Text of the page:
Another reason all producers are painted the same involves the definition of “good.” Good is subjective and producers usually have a definition that varies from most all other peoples’ definition. For example, I have had plenty of producers with only $100,000 in commissions tell me they were good producers because the quality of their accounts was so excellent. With only $100,000, the quality of the accounts should be excellent because they should have plenty of time to make them excellent, but excellent does not make up for the deficit of production. If we were addressing the difference between a $400,000 producer having high quality accounts versus a $600,000 producer with low quality accounts, then an equalization may exist. But at $100,000, such an equalization is impossible.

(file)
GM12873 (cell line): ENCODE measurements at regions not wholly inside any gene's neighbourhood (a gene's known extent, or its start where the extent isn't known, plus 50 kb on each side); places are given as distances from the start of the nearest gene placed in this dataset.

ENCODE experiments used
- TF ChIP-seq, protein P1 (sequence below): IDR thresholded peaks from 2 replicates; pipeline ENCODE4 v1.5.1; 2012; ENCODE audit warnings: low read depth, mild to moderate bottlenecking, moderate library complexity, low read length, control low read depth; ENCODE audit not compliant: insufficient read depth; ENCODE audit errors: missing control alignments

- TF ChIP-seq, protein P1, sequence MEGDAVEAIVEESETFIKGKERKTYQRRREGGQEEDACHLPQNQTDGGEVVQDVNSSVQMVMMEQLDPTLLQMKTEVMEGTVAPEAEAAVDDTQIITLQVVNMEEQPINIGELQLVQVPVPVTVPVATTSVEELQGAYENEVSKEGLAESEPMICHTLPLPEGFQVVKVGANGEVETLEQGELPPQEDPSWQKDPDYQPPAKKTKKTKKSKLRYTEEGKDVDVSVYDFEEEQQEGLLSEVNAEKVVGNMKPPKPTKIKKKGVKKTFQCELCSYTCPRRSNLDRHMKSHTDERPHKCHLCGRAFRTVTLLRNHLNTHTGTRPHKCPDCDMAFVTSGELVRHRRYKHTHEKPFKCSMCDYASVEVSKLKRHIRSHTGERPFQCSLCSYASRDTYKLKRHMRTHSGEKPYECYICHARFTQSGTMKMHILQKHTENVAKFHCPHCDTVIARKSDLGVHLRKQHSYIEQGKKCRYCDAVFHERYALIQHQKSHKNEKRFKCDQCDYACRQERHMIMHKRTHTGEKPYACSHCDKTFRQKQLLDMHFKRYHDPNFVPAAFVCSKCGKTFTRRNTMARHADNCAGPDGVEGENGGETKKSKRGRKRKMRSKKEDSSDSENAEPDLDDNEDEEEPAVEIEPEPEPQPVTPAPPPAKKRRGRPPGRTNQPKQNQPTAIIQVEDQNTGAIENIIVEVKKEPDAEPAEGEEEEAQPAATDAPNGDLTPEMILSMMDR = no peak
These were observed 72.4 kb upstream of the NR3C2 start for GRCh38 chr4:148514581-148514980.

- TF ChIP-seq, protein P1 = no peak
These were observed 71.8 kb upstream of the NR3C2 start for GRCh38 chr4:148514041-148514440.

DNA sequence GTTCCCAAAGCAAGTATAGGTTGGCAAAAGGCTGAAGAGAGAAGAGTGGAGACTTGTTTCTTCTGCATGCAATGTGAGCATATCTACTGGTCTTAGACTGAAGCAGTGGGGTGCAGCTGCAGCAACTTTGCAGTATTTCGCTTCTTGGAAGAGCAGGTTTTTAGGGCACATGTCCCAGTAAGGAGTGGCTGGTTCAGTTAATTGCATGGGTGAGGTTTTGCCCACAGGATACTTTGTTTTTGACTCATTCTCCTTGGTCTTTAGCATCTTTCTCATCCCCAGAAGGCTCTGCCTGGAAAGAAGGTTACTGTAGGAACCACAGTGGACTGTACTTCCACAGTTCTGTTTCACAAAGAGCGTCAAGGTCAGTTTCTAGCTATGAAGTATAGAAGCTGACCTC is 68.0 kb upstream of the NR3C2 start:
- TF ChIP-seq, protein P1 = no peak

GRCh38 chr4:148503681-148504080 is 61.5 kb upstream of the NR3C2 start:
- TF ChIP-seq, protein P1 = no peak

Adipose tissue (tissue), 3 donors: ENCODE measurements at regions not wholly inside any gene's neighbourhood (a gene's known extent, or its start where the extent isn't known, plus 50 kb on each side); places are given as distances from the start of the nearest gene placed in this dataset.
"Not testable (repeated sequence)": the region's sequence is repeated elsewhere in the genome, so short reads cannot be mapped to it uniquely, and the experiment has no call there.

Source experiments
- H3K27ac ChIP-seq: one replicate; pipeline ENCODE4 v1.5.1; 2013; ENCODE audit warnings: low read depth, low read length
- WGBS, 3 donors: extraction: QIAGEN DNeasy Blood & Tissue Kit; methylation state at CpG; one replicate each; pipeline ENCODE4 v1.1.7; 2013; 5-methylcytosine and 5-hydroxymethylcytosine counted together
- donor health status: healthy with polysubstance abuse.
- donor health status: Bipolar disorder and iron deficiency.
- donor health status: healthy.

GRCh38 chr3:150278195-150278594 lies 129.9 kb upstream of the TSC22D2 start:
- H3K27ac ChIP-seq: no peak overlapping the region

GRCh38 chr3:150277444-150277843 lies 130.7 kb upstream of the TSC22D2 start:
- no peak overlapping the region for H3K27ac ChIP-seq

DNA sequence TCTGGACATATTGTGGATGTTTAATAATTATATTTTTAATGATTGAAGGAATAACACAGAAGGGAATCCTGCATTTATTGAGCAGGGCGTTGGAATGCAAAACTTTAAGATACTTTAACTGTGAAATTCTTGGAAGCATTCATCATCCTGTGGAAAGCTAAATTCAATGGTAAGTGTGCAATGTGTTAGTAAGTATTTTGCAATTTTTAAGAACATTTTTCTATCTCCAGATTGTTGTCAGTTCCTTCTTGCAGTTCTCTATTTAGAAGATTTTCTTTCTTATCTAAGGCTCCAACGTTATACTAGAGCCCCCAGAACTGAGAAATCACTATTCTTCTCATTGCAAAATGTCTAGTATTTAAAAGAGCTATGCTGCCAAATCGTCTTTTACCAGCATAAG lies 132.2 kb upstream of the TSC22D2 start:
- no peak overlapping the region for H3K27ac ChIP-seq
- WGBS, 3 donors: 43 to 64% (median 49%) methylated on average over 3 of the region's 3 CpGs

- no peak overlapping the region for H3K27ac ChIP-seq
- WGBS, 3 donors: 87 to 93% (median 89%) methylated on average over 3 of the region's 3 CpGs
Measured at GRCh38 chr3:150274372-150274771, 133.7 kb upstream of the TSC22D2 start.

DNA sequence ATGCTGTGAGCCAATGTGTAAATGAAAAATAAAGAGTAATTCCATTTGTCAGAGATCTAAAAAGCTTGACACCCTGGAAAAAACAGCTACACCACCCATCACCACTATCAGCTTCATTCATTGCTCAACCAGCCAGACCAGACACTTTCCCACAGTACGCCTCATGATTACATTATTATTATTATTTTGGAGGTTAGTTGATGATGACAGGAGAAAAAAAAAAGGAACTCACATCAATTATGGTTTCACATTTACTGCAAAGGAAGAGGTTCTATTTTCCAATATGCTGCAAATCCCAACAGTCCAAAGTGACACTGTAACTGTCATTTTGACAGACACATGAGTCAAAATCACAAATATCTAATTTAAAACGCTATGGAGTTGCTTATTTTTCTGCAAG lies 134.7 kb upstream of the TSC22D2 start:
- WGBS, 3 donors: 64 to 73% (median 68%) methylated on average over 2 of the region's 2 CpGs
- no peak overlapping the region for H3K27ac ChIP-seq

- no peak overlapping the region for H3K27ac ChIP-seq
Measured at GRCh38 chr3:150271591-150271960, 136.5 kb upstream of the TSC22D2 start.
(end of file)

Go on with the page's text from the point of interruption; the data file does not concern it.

Third, some “good” producers can out prima donna the worst actors. They are walking E&O exposures trying to hand cases to plaintiff attorneys on platinum platters. They are emotional basket cases. Every reader has their own story from innocent but bizarre clothing to huge mistreatment of co-workers. When the majority of people with a certain title underperform, a connotation gets attached to everyone with that title, whether fair or not. To answer the question as to why good producers are not held in high esteem today, I think everyone is just tired of dealing with the majority of producers.
Good producers should be held in high esteem. Now, by “good,” I mean:
- Dead minimum of $500,000 self-created commissions.
- Quality accounts written correctly.
- Generally, follows procedures.
- Nice to co-workers.